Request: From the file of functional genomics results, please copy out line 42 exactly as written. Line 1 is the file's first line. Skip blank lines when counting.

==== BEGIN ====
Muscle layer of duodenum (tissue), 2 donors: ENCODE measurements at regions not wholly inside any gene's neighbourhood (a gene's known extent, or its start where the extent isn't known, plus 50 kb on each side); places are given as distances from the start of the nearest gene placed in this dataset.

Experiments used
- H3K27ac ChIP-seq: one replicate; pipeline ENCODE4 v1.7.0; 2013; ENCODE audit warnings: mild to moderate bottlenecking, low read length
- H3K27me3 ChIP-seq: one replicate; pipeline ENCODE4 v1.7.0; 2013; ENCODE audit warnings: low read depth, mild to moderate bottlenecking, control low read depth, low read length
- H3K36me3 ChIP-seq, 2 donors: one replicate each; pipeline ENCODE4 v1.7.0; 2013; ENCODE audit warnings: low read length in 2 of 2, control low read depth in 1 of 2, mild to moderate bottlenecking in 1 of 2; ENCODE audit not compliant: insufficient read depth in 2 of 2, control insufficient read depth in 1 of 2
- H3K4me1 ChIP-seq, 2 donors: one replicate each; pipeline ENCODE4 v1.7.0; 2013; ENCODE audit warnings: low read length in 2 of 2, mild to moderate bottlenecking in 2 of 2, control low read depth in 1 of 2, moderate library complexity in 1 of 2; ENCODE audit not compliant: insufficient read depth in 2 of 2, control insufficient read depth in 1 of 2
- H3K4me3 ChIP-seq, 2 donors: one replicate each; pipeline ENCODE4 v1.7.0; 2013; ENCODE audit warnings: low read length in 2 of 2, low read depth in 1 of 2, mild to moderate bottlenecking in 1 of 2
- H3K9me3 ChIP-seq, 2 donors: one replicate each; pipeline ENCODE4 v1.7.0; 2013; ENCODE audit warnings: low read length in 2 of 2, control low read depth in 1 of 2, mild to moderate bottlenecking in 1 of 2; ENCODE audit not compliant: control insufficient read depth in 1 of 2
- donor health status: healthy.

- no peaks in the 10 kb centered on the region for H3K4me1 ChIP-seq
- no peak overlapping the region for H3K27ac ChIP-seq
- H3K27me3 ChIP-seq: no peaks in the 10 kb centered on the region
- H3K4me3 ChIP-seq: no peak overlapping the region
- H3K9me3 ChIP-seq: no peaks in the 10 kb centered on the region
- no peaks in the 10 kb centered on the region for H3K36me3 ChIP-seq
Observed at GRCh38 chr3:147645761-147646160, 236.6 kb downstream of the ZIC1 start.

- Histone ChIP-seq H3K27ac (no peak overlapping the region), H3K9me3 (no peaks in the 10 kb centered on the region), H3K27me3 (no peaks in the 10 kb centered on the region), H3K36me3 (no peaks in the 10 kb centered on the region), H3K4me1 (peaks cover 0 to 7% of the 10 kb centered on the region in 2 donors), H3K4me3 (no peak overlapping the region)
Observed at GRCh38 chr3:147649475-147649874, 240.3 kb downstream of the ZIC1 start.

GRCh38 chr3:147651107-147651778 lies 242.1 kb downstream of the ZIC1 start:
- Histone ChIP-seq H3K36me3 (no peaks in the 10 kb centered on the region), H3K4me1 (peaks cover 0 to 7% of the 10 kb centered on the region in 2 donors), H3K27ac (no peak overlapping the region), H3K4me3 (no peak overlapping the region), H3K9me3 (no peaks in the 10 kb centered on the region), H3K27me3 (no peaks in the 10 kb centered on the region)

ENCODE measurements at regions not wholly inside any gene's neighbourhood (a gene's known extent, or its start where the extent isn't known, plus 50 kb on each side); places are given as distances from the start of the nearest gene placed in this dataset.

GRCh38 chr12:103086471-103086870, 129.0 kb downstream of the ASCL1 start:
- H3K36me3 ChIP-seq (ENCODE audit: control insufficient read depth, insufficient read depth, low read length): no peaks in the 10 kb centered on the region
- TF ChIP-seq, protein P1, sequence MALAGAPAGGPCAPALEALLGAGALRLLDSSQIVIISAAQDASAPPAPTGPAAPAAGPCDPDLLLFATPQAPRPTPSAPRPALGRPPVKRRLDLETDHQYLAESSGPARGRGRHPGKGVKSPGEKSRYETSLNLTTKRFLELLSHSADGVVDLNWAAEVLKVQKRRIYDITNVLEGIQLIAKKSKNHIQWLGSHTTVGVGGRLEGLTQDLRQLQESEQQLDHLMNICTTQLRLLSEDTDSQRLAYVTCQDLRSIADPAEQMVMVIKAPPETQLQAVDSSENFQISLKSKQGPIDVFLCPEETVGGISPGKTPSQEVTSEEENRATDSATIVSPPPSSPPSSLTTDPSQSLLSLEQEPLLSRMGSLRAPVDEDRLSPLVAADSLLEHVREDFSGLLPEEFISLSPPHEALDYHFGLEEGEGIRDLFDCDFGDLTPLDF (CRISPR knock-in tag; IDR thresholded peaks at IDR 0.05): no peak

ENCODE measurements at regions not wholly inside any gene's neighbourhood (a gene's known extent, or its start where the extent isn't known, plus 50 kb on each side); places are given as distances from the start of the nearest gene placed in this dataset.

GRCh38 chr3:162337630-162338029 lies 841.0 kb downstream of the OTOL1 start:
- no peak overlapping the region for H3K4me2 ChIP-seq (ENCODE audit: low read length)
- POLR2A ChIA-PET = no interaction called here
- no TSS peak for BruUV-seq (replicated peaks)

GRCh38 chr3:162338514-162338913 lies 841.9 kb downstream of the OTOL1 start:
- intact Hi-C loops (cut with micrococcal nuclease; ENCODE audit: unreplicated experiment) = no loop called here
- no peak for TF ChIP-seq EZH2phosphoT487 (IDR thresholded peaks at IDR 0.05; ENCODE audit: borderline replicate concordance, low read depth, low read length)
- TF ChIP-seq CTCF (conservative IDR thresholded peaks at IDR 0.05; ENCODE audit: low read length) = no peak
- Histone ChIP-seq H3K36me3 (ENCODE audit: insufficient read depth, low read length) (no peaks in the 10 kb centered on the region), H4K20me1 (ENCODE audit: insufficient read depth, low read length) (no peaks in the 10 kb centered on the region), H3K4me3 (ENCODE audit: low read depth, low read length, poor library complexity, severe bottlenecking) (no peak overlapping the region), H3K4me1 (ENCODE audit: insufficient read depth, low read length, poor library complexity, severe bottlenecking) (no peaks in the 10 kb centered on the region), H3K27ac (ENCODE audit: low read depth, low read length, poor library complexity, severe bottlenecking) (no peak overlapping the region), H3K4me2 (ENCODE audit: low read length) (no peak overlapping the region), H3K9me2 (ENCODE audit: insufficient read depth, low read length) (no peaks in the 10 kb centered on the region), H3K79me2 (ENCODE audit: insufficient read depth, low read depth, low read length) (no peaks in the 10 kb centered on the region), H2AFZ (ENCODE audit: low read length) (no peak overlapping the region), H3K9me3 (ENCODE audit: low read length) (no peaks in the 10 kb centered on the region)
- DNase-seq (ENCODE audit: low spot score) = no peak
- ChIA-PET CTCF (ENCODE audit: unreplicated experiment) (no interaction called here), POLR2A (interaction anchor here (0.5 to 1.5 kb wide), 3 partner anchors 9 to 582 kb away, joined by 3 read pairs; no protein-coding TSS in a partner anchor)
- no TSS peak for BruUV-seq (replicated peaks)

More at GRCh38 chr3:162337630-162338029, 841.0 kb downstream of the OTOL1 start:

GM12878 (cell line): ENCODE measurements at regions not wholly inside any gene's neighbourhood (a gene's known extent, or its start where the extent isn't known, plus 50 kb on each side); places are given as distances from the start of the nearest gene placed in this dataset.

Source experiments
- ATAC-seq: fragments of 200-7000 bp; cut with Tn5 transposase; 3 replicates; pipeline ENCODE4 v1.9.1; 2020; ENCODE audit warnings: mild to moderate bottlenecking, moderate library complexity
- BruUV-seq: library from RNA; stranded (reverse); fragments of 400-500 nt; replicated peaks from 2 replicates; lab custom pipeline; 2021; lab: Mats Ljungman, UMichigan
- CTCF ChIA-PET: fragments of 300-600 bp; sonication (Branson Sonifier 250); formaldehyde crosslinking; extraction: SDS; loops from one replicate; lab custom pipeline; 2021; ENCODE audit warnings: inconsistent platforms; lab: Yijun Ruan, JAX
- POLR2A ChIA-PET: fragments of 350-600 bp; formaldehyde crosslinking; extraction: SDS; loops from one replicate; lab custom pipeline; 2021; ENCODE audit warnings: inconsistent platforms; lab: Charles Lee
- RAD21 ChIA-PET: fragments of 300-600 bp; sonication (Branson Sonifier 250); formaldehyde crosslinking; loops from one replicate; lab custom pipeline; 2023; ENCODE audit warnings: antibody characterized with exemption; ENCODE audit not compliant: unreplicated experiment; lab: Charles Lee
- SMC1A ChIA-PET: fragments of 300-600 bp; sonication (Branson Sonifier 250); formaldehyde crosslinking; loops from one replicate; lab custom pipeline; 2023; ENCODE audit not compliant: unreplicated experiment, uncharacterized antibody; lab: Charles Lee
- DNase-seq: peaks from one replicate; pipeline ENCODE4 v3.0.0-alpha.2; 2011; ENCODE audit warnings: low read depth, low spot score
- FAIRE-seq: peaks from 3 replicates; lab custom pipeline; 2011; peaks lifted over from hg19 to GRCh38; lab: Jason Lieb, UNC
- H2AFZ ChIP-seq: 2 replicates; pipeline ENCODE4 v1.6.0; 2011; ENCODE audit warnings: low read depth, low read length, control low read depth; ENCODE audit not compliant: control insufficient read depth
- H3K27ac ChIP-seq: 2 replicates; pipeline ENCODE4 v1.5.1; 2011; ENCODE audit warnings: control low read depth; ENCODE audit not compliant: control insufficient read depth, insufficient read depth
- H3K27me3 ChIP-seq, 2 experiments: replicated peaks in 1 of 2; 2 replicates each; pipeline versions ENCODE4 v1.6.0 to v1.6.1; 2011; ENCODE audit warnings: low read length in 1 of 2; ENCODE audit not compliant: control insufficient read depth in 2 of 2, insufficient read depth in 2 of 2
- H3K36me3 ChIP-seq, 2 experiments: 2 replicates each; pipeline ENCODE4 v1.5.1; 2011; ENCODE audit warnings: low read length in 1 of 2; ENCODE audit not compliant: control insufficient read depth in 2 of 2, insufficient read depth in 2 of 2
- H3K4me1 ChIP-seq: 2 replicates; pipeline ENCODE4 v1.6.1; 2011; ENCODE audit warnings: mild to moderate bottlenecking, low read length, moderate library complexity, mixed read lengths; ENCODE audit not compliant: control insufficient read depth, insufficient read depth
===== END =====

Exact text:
- BruUV-seq: library from RNA; stranded (reverse); fragments of 400-500 nt; replicated peaks from 2 replicates; lab custom pipeline; 2021; lab: Mats Ljungman, UMichigan